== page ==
County Commission Declares State Of Emergency Regarding Virus Surge

The Palm Beach County Commission declared a state of emergency Tuesday, Aug. 17 due to a spike in COVID-19 cases in the county, as well as across the state and nation.

Florida Department of Health-Palm Beach County Director Dr. Alina Alonso said the COVID-19 numbers are increasing quite drastically, rising quickly since June 28.

“The line that you see here is a complete vertical line,” Alonso said. “A vertical line like that is very dangerous to the community and to everyone involved because it doesn’t give the community time to adjust for those huge increases that we’ve started seeing.”

In the United States, 72.1 percent of adults have had at least one vaccination dose, and 50 percent have received two vaccination doses.

“We are at a high level, but we have seen some counties decrease a bit on some parts of the map, so there is a glimpse of hope that this will not get as high as it was in January, but the way things are looking here in Palm Beach County, I don’t feel very comfortable in even thinking that,” she said, pointing out that the positivity rate in June was down to 2.9 percent.

“We were very happy and were actually in a decrease from ‘high’ to ‘moderate.’ We were hoping to remain in that 2 percent and be able to go down to ‘low,’” she said. “Unfortunately, that didn’t happen.”

New cases in July, when numbers started to increase again, were 17,000 for the entire month, but new cases per week only went up to 5,000.

“During the peak of the pandemic in January, our maximum number of cases per week was 6,000, a little under 1,000 per day,” Alonso said.

The most recent number is 9,000 per week. “We have more than 1,000 cases per day,” Alonso said. “That means there is very wide community spread, and people are getting sick and getting hospitalized.”

Florida’s positivity rate is now 18.5 percent, which is very high, but Palm Beach County’s is now at 19.04 percent.

“For the first time, Palm Beach County’s daily positivity has gone above that of Florida,” Alonso said, pointing out that at the end of June, Palm Beach County was the first county to go to only a “moderate” risk out of the five metro counties.

“Big, big difference,” she said. “Now we’re back to ‘high’ and very significant numbers.”

The startling increase in numbers is largely due to the emergence of the Delta variant.

“The variant is nothing more than a mutation of a virus, which is what all viruses do,” Alonso said. “What has brought so much attention to this particular variant is that it is 60 percent more infectious. It’s easier to catch, and it produces more virus, both in your nasal cavity, as well as the back of your throat where the virus first comes in.”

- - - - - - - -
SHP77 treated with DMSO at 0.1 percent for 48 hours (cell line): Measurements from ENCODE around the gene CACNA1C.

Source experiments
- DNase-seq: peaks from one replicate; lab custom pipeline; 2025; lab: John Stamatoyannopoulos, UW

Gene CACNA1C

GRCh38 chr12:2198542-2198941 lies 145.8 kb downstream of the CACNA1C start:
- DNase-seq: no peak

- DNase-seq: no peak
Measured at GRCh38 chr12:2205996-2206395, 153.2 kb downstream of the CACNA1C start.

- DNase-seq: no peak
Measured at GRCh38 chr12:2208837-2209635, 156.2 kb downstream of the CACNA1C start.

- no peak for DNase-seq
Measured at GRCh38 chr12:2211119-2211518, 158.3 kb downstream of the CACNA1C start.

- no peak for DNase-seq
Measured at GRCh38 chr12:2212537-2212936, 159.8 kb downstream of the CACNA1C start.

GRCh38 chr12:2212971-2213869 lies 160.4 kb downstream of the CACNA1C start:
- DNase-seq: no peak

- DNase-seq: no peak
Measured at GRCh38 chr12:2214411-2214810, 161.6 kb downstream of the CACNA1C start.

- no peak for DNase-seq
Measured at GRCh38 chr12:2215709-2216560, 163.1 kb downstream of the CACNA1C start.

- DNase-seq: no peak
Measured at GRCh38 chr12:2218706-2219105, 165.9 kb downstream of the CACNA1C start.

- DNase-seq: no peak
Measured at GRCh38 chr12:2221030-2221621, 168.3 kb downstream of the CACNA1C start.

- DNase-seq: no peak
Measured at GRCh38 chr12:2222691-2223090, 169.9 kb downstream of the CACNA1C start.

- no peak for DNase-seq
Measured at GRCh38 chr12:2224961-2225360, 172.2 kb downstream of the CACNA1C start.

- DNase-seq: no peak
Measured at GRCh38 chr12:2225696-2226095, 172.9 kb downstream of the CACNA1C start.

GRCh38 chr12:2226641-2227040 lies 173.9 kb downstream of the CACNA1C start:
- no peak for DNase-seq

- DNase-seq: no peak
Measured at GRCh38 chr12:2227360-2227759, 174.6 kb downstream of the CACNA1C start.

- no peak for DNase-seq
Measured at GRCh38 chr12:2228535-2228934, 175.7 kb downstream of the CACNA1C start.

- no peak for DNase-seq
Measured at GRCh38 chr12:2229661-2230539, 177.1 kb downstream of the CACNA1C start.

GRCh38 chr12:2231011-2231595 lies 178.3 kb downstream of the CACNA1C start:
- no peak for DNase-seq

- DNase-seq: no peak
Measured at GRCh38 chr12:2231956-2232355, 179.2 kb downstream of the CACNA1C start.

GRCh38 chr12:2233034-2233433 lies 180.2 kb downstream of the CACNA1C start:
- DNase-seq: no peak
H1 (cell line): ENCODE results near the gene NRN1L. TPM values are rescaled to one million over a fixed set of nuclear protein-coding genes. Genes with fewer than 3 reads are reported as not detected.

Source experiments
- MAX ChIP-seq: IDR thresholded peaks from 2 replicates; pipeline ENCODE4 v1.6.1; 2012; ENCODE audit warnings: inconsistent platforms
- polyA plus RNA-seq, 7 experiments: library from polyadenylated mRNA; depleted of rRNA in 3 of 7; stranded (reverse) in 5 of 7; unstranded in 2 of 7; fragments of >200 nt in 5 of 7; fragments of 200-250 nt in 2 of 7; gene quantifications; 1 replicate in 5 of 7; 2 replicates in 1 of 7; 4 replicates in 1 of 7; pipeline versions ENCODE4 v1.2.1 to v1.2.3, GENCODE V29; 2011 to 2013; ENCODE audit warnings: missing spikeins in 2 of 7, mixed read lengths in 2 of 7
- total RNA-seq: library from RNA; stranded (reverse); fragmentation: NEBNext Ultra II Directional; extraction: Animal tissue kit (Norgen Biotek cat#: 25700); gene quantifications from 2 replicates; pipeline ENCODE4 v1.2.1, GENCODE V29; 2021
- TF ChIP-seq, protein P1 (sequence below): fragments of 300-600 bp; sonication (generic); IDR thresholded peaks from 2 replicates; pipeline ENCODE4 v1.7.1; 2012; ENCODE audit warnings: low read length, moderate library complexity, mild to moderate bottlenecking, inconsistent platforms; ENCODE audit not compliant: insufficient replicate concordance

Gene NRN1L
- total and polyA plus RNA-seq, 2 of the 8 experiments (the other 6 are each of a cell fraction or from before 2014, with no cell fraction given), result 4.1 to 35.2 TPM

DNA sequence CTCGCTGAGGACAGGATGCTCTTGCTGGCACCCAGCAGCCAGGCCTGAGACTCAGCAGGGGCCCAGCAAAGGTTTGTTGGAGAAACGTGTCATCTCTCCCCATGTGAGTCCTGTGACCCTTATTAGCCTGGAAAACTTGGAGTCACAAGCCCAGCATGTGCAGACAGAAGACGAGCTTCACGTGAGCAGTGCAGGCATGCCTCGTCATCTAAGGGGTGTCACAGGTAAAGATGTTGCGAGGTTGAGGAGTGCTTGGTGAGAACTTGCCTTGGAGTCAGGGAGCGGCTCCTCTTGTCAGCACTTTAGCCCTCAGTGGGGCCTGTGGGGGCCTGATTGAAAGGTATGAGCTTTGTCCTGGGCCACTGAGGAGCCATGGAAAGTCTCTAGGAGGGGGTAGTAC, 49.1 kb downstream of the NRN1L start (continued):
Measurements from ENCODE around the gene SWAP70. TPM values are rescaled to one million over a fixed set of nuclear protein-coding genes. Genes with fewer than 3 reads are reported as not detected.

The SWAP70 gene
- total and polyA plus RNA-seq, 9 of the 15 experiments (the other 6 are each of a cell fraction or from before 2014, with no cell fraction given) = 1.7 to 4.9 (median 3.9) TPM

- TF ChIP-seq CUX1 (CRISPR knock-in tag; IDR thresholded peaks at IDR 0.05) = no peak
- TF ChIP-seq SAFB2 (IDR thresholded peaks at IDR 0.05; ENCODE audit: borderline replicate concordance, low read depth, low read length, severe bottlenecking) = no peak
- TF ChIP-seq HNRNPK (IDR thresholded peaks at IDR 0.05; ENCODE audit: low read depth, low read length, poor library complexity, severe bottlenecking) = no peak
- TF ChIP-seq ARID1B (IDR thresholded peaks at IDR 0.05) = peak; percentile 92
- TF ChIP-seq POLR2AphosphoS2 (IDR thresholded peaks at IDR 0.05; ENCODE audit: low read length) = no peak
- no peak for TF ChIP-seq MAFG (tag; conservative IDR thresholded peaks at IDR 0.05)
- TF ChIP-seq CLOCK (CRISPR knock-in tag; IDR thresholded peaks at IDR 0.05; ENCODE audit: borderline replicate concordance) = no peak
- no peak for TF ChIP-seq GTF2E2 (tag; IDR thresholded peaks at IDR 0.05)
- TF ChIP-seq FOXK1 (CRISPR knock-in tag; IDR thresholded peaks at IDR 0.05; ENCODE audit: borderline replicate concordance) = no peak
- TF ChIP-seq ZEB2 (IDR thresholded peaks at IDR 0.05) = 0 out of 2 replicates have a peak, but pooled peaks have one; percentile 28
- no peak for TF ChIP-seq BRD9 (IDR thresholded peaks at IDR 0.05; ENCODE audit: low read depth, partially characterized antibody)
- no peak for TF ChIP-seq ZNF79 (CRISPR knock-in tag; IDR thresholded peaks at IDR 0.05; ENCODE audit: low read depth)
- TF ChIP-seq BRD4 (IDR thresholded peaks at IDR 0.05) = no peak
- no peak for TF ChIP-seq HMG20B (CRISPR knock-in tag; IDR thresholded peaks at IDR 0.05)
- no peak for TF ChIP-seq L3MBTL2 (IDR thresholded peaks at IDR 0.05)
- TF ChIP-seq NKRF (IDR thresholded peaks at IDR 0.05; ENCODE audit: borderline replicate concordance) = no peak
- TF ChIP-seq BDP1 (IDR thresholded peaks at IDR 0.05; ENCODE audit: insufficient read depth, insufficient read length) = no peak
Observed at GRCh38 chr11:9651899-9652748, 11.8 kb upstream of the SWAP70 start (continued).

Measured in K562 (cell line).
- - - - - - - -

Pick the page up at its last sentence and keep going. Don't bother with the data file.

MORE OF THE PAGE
As a result, the carrier is much more likely to spread the virus to other people, she said, adding that hospitals are at critical mass capacity right now, and data from recent weeks indicate that unvaccinated children and younger adults account for more than 98 percent of the new COVID-19 hospitalizations.

“You do not have to be one of these people in the hospitals,” Alonso said. “Please, get vaccinated for you, your family, your whole community and for the whole medical system that’s being stretched out to the max at this point.”

Representatives from the Palm Beach County Department of Emergency Management and the Palm Beach County Healthcare District were also at the meeting. They presented data showing the availability of private hospitals to public agencies, with many of them reporting that their intensive care and emergency rooms were full.

Palm Beach County Mayor Dave Kerner asked if the commission should declare a state of emergency for the county.

“Would it be of benefit for all the agencies that are before us today to have an emergency order that imports the private healthcare system to convey the data to us regarding COVID-19 availability and other capacity concerns?” he asked.

“That would be very useful in two ways,” Alonso replied. “Not only for the visibility that we need from different sectors, but also for the public to understand the critical point that we are in right now. I think that this board has made decisions in the past that get that message across to the citizens of Palm Beach County. We are really at a critical point. That vertical line is not going down any time soon.”

Commissioner Melissa McKinlay made a motion to declare a state of emergency for the county, and to get details from private hospitals on their policies for executing emergency plans, and to give the county administrator wide latitude in assuring that the county has a safe work force, absent of mandating vaccinations for staff. The motion to declare the state of emergency carried 7-0.